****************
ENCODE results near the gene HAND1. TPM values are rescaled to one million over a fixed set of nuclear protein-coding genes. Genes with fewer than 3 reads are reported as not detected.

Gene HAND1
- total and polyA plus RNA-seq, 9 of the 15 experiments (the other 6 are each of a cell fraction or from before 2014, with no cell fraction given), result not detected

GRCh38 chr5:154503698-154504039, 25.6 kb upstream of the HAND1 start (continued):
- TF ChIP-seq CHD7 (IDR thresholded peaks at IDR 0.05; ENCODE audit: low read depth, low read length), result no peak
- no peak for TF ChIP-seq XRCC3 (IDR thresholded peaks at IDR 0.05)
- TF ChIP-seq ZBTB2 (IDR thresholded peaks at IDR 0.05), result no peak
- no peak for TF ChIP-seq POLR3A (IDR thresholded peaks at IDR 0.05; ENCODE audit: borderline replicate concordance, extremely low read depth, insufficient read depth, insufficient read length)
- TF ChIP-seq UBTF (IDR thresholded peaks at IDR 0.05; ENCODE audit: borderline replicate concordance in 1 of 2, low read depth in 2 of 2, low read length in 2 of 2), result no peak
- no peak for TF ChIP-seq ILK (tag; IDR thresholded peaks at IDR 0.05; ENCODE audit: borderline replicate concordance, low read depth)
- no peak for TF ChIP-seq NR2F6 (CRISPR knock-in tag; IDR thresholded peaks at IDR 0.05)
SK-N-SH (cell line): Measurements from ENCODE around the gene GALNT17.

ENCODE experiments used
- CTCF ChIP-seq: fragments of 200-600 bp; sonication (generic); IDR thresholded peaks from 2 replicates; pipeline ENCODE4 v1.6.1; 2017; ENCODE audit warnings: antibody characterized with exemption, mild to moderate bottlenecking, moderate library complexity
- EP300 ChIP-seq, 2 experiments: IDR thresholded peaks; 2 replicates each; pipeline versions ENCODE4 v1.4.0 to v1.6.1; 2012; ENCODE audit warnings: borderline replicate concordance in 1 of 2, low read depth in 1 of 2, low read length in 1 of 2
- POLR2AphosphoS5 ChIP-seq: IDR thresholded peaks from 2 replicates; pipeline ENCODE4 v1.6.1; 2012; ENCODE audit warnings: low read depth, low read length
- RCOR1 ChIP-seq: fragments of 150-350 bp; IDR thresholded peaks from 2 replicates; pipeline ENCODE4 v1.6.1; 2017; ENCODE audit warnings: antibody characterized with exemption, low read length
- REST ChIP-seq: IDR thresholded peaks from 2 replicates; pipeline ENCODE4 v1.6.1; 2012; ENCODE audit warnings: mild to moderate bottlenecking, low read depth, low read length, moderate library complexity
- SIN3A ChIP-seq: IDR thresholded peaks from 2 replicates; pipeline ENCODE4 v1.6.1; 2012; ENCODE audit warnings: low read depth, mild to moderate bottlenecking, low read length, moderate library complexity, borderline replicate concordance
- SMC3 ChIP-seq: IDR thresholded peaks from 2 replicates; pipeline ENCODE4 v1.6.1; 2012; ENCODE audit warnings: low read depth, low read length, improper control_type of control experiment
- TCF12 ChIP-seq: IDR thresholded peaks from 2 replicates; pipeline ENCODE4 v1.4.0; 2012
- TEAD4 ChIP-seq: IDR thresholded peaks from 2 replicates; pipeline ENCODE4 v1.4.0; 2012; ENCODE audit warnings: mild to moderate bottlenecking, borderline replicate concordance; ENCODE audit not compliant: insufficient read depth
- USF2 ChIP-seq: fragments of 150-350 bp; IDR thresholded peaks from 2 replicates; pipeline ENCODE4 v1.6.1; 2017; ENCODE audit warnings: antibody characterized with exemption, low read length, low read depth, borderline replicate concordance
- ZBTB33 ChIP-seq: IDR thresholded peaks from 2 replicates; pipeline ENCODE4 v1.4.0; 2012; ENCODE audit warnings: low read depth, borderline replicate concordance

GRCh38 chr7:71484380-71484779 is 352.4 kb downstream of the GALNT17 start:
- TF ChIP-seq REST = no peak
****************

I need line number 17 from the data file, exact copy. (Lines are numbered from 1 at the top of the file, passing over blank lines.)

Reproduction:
- RCOR1 ChIP-seq: fragments of 150-350 bp; IDR thresholded peaks from 2 replicates; pipeline ENCODE4 v1.6.1; 2017; ENCODE audit warnings: antibody characterized with exemption, low read length